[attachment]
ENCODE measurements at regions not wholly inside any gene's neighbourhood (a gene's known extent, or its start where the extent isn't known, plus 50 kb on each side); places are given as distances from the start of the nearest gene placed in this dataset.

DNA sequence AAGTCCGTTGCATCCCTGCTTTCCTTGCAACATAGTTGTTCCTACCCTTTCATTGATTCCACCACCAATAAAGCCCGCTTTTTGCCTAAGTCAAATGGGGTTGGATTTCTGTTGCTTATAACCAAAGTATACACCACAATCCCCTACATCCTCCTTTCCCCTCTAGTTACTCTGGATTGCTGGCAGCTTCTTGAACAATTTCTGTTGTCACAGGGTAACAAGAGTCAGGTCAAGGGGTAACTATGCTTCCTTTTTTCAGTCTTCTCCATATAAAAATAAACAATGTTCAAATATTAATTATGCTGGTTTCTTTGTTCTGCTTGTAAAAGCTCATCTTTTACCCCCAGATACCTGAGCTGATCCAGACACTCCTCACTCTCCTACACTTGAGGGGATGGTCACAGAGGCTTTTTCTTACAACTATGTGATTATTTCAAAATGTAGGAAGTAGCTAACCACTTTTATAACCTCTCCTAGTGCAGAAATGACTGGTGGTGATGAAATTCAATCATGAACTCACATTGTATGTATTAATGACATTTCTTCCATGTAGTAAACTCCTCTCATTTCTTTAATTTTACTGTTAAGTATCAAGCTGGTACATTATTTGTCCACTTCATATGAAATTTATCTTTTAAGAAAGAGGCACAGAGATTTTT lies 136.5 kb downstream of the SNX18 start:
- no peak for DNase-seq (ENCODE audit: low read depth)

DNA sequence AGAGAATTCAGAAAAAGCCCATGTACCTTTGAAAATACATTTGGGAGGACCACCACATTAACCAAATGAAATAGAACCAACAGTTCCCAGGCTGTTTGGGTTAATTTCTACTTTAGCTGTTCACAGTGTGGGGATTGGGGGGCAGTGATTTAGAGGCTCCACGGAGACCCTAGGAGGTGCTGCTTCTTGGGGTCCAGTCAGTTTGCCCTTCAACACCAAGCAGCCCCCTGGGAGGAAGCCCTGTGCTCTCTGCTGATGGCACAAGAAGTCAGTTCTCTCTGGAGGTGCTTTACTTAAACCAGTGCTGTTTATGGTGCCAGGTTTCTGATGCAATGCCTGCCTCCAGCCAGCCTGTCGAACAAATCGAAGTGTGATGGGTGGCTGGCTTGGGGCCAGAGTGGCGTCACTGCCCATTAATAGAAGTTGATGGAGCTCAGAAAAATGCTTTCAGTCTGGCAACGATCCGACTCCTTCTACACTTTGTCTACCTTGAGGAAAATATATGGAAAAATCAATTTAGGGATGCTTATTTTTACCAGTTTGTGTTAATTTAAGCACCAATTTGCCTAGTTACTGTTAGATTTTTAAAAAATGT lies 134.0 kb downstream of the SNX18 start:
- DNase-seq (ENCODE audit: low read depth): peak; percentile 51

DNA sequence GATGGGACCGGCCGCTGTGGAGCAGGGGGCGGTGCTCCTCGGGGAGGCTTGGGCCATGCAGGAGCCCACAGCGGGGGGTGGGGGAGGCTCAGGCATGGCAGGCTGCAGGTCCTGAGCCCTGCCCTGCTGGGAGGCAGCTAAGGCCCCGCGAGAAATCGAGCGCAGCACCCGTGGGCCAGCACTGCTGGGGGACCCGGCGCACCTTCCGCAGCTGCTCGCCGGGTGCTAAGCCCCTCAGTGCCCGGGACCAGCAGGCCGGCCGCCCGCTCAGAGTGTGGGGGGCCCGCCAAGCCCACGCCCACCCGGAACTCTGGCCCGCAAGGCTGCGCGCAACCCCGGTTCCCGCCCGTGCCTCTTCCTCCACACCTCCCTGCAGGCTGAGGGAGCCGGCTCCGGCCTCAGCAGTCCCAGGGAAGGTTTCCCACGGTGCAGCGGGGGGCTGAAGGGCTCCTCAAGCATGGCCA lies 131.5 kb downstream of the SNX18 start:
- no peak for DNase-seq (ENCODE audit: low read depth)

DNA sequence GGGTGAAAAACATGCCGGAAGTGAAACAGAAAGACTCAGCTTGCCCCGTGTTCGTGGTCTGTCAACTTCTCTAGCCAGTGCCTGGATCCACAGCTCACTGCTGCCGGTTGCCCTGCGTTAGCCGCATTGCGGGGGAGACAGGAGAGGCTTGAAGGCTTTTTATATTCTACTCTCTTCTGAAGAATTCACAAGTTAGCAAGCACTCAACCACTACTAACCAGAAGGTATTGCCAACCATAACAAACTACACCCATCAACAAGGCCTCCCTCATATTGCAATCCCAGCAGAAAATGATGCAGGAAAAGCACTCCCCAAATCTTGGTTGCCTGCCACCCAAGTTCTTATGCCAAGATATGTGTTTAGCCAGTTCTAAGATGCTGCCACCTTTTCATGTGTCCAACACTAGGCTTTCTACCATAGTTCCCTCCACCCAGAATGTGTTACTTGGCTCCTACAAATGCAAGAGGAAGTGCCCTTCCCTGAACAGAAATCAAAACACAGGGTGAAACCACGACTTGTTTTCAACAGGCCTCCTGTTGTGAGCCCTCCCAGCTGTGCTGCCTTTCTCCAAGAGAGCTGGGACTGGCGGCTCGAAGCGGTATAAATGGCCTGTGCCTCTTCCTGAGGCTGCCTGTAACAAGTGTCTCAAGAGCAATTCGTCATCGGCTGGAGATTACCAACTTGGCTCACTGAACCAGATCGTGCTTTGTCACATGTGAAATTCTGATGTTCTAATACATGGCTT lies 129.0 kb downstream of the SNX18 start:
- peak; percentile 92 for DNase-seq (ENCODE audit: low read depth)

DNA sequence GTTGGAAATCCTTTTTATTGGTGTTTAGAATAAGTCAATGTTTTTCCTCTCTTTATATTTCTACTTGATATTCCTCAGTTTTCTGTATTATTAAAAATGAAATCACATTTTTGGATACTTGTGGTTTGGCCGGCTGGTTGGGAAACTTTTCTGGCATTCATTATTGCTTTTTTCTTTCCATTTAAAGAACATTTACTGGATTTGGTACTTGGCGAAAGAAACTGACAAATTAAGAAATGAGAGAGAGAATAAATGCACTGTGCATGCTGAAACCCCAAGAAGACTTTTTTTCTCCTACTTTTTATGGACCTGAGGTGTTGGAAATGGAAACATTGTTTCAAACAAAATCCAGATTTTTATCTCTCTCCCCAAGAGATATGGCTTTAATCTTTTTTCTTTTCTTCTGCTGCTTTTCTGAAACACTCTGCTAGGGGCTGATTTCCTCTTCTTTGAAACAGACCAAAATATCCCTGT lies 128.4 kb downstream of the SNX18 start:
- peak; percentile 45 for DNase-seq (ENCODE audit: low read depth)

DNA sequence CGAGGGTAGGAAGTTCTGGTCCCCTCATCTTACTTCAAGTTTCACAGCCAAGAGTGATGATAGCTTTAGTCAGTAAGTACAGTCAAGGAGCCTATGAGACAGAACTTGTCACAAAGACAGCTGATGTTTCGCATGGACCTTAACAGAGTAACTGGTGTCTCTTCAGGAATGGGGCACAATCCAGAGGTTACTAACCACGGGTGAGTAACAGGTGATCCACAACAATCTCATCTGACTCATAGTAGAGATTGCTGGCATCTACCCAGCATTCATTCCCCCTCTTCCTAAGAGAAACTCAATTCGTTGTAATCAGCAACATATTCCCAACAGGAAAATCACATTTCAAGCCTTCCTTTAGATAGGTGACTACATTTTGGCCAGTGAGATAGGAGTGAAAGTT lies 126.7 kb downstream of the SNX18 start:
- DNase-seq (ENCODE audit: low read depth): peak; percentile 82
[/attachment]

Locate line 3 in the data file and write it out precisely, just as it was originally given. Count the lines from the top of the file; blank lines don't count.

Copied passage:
- no peak for DNase-seq (ENCODE audit: low read depth)